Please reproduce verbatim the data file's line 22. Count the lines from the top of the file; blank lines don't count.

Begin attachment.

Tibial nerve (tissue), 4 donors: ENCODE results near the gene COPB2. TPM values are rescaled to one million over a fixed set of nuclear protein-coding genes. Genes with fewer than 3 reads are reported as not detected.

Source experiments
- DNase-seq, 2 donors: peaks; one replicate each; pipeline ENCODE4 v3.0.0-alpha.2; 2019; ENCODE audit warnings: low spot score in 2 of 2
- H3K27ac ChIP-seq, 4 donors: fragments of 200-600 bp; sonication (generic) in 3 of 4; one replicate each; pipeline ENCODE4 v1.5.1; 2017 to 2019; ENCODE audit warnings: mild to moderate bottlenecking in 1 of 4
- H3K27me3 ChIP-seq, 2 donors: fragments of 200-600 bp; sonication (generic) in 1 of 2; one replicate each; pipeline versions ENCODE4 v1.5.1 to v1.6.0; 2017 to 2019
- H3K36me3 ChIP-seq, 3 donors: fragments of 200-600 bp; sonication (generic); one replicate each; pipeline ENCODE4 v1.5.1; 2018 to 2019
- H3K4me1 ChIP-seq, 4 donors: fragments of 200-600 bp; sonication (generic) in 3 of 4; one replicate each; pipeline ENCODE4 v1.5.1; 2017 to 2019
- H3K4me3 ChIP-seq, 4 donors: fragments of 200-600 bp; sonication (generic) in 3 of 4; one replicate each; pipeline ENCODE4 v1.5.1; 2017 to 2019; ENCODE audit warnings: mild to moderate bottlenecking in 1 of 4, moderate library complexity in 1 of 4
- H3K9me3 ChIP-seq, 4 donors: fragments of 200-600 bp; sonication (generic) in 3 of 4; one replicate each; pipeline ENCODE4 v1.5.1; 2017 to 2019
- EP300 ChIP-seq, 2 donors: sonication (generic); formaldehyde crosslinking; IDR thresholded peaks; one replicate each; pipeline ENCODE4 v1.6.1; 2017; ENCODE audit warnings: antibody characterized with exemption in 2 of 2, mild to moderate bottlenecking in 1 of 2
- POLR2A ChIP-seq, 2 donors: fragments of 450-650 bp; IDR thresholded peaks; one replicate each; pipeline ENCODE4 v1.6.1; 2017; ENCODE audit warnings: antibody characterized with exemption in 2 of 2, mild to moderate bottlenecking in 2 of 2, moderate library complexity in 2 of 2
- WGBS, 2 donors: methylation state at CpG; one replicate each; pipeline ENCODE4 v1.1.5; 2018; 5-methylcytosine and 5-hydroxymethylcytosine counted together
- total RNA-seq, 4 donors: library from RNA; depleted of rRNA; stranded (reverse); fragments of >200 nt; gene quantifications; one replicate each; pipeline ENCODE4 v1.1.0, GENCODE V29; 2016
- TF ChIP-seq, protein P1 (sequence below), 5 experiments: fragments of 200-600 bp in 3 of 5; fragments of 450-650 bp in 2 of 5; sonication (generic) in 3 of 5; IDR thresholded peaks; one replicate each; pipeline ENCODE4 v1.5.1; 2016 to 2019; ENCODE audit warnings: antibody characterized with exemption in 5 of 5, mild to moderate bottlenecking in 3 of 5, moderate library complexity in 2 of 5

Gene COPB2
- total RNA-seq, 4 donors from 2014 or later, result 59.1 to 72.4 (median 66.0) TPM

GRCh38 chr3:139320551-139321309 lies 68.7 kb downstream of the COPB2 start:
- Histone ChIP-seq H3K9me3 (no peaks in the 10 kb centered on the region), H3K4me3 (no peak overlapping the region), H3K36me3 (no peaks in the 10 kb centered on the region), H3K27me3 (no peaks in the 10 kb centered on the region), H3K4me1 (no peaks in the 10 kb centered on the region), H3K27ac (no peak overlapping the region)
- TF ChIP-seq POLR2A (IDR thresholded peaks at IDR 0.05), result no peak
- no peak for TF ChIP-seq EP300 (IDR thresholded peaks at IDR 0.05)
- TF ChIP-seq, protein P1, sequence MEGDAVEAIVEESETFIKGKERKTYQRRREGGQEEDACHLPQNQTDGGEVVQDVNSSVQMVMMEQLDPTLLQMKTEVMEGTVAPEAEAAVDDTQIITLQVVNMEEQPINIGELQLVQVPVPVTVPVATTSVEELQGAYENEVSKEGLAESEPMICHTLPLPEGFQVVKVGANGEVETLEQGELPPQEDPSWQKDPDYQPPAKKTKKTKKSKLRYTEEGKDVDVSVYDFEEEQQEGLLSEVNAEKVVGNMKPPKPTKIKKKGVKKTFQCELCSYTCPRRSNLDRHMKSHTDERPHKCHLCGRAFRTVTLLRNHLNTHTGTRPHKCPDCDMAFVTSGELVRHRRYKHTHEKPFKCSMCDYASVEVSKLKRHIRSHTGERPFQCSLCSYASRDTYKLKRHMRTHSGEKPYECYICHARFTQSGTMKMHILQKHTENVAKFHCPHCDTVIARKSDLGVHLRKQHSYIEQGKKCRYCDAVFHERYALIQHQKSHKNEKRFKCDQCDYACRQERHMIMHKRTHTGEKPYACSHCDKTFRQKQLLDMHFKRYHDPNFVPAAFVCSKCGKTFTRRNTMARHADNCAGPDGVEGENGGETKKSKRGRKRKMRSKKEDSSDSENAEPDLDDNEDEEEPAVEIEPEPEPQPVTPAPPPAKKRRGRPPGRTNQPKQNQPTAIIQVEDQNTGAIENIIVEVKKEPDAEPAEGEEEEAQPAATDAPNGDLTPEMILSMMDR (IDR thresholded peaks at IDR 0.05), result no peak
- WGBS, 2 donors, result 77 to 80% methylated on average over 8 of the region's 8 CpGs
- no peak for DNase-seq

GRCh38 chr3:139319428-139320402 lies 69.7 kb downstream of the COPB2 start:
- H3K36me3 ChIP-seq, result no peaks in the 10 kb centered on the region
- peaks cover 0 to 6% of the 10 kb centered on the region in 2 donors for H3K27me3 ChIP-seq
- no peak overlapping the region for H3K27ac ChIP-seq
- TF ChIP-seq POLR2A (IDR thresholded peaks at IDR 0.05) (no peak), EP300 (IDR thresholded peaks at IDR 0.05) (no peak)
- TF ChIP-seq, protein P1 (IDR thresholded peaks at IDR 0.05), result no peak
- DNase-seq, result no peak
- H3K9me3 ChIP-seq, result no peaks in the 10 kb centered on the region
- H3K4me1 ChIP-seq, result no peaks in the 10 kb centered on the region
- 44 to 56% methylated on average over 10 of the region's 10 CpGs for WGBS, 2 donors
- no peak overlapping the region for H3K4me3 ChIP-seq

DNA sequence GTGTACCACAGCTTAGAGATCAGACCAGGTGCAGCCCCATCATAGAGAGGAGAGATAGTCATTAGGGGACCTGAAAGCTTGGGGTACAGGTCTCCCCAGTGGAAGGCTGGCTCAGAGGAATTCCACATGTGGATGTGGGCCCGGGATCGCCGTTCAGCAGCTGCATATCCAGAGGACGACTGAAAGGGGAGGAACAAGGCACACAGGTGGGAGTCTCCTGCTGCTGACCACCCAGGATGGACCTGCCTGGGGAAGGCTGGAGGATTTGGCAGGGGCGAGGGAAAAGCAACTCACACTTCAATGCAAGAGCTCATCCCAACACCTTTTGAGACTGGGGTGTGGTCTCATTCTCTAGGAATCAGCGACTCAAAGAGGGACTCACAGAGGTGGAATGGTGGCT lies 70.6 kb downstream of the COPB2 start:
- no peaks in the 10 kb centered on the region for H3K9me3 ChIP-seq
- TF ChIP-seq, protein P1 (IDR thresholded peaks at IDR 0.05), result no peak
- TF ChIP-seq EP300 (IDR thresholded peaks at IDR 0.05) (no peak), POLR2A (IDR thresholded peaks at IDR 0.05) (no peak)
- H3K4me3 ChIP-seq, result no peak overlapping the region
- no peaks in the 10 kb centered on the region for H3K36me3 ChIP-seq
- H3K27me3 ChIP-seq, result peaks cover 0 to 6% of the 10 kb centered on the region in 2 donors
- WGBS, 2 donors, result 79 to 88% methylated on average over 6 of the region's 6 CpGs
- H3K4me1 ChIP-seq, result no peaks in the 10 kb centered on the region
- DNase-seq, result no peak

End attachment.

- WGBS, 2 donors, result 77 to 80% methylated on average over 8 of the region's 8 CpGs